Republican Candidates Can’t Keep Trump Out of Their Districts

When Donald Trump told Sean Hannity not long ago that he’s tanned, rested, and ready for the midterm campaign trail—“I’ll go six or seven days a week when we’re 60 days out, and I will be campaigning for all of these great people that do have a difficult race”—the response from virtually all those candidates was silence.

And who can blame them? A president saddled with a 39 percent approval rating is not a guaranteed asset, especially in the dozens of competitive House districts where Republicans risk being drowned in a blue wave. Party strategists worry that Trump will do more harm than good, ginning up his foes more than his friends, and that his presence or endorsement may well have negligible value even in reliably red enclaves—as most recently evidenced in Ohio’s special House election and the Kansas GOP gubernatorial primary.

But Trump may not care, because, as nonpartisan political analyst Stuart Rothenberg points out, “he is simply incapable of receding into the background or allowing the midterms to be about anyone other them himself.” Indeed, Trump brings to mind a character that John Belushi played on “Saturday Night Live.” He’d show up for a party, create a mess, eat all the food in sight, overstay his welcome, and spurn every hint from his exhausted hosts that it was time for him to go. The character’s name was The Thing That Wouldn’t Leave.

With diplomatic delicacy, Republican strategist Matt Mackowiak told me that Trump’s “highest and best use over the next 80 days should be fundraising,” especially “in the 10 red-state Senate races with vulnerable Democratic incumbents,” and maybe in the 15 or 20 House districts where the Trump base is more sizable than the opposition. That’s the standard formula for presidents with lousy poll numbers: …read more

Source:: The Atlantic – Politics

The Atlantic Politics & Policy Daily: Amorphous Tapes

Written by Elaine Godfrey (@elainejgodfrey)

Today in 5 Lines

President Trump escalated his attacks against former White House staffer Omarosa Manigault Newman, calling her a “dog” on Twitter.

White House Press Secretary Sarah Huckabee Sanders told reporters she “can’t guarantee” that Trump has never used a racial slur after Manigault Newman claimed Trump is on tape using the N-word.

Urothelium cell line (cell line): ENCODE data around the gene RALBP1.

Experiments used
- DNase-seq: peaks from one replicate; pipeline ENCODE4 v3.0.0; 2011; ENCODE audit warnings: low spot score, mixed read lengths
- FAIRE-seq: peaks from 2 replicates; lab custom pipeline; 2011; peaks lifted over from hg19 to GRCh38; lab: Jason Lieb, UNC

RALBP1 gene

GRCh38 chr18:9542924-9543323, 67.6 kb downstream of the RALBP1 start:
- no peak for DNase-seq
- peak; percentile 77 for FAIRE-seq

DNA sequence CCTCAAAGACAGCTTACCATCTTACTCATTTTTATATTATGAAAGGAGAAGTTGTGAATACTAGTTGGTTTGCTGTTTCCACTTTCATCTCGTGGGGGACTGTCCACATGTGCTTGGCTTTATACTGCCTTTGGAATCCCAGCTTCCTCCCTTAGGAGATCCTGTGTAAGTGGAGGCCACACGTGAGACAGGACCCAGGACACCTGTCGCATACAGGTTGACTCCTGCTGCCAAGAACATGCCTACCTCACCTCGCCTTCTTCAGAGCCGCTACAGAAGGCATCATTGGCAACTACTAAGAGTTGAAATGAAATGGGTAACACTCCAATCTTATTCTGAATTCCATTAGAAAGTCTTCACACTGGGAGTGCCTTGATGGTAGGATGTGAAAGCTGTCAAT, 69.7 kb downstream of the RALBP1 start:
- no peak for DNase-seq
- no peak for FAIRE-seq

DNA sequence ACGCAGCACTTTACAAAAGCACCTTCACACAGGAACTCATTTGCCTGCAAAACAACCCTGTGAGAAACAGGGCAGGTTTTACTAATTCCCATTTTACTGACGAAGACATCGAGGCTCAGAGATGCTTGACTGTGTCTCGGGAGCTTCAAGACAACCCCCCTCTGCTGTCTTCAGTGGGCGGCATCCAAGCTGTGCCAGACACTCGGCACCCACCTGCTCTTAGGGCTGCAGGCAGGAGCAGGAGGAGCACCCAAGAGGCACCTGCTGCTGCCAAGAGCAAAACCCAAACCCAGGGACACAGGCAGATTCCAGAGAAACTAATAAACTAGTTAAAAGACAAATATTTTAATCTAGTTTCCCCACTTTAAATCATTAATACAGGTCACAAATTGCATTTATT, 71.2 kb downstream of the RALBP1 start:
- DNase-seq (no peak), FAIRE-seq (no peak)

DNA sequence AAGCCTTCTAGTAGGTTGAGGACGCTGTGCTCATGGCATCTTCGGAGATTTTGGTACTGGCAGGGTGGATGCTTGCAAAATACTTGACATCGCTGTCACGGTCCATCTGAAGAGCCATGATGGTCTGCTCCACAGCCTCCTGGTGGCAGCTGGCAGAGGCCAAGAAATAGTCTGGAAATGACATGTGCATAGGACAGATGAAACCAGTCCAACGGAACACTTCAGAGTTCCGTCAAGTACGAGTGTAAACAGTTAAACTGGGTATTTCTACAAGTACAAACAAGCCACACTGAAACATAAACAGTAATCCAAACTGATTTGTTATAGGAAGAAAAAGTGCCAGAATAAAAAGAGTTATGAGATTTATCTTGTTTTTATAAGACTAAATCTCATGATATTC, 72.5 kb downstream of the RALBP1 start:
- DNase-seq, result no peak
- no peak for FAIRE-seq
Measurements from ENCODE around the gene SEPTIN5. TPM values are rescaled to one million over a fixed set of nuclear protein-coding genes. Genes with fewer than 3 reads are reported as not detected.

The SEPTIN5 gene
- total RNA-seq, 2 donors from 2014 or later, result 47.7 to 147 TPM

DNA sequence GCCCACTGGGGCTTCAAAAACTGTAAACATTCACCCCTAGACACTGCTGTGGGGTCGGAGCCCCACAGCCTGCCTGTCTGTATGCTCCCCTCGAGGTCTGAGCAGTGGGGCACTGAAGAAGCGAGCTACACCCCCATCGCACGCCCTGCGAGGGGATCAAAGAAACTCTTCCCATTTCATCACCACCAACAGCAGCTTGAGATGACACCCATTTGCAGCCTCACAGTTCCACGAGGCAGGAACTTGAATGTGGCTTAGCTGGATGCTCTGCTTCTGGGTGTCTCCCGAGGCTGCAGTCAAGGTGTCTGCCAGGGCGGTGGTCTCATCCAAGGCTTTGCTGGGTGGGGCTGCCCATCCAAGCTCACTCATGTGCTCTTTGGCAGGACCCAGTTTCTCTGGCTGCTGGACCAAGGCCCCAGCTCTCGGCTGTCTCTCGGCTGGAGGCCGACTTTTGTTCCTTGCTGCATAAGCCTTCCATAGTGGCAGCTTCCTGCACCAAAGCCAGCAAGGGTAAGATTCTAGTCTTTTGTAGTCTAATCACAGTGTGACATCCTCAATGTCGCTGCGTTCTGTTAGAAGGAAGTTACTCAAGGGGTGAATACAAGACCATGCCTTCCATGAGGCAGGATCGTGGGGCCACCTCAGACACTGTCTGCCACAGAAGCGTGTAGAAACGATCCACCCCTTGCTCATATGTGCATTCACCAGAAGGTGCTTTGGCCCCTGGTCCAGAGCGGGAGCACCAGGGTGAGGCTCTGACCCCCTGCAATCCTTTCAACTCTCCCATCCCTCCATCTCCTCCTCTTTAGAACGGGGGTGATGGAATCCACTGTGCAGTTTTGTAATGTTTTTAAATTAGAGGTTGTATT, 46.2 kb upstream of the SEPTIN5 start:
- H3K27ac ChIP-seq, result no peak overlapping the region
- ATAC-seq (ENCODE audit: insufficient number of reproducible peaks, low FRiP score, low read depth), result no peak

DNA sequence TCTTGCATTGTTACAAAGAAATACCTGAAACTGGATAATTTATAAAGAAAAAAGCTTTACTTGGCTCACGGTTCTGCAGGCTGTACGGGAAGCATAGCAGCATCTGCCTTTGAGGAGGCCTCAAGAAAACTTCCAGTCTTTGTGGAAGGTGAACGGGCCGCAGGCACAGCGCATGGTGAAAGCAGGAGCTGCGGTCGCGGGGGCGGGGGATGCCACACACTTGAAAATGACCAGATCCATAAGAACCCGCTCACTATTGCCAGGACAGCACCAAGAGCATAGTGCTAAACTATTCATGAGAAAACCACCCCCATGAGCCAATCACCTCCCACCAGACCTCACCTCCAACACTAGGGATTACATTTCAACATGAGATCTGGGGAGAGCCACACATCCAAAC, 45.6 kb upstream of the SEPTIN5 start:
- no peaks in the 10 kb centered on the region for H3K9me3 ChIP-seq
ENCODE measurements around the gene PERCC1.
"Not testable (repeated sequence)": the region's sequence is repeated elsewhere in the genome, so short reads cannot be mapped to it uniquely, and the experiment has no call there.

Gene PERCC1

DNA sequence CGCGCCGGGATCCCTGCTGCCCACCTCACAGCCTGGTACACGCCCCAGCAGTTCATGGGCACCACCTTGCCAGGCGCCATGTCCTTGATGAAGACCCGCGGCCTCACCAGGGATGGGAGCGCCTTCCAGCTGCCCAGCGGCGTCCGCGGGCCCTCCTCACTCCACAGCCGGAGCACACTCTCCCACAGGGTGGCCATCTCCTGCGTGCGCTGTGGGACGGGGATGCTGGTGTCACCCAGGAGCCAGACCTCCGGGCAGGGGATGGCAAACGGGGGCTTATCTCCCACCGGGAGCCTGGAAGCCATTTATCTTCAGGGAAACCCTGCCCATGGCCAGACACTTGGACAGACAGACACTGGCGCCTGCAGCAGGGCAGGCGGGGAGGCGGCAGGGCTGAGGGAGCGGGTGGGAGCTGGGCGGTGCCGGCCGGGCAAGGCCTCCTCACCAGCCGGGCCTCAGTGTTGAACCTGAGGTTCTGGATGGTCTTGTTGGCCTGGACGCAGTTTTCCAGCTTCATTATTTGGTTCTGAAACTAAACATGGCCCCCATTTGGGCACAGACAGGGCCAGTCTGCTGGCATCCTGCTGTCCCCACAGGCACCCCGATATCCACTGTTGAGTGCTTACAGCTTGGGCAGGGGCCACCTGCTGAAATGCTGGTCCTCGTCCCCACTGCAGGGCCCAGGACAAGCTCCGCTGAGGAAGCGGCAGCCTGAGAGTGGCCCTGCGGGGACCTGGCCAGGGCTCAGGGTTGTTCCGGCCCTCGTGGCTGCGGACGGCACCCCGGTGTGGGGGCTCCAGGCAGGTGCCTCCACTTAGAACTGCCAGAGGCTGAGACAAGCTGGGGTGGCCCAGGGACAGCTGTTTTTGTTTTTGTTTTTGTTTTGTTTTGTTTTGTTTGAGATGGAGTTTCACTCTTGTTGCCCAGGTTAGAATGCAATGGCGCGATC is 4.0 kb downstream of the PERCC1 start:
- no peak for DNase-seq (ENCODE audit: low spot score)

Defense lawyers for former Trump campaign chair Paul Manafort rested without calling any witnesses in his fraud trial. Closing arguments for the trial are expected to begin on Wednesday morning.

The Pennsylvania Supreme Court released a report listing more than 300 clergy members accused of sexual abuse, and identifying at least 1,000 child victims.

Two people were injured after a car plowed into the gates of the United Kingdom’s Parliament. London’s Metropolitan Police are investigating the incident as a possible act of terrorism.

The Races We’re Watching

Voters in Connecticut, Vermont, Minnesota, and Wisconsin are heading to the polls for their primary elections.

In Minnesota, Republicans see opportunities to take back several seats, including the governor’s mansion: Former Governor Tim Pawlenty and Jeff Johnson are vying for the Republican gubernatorial nomination. On the Democratic side, former Republican staffer and political pundit Richard Painter is challenging incumbent Senator Tina Smith. And three women—state Representative Ilhan Omar, state Senator Patricia Torres, and state House Speaker Margaret Anderson Kelliher—are running against each other in Minnesota’s 5th district, which is strongly Democratic.

In Wisconsin, Tony Evers, the state’s public-schools chief, appears to be the clear favorite to win the Democratic gubernatorial primary and take on Governor Scott Walker in November. If he does, our own Adam Harris writes, the race will primarily be focused on education. Another key Democratic primary race to watch is in Speaker Paul Ryan’s district: Will Randy “Iron Stache” …read more

Source:: <a href= target="_blank" title="The Atlantic Politics & Policy Daily: Amorphous Tapes” >The Atlantic – Politics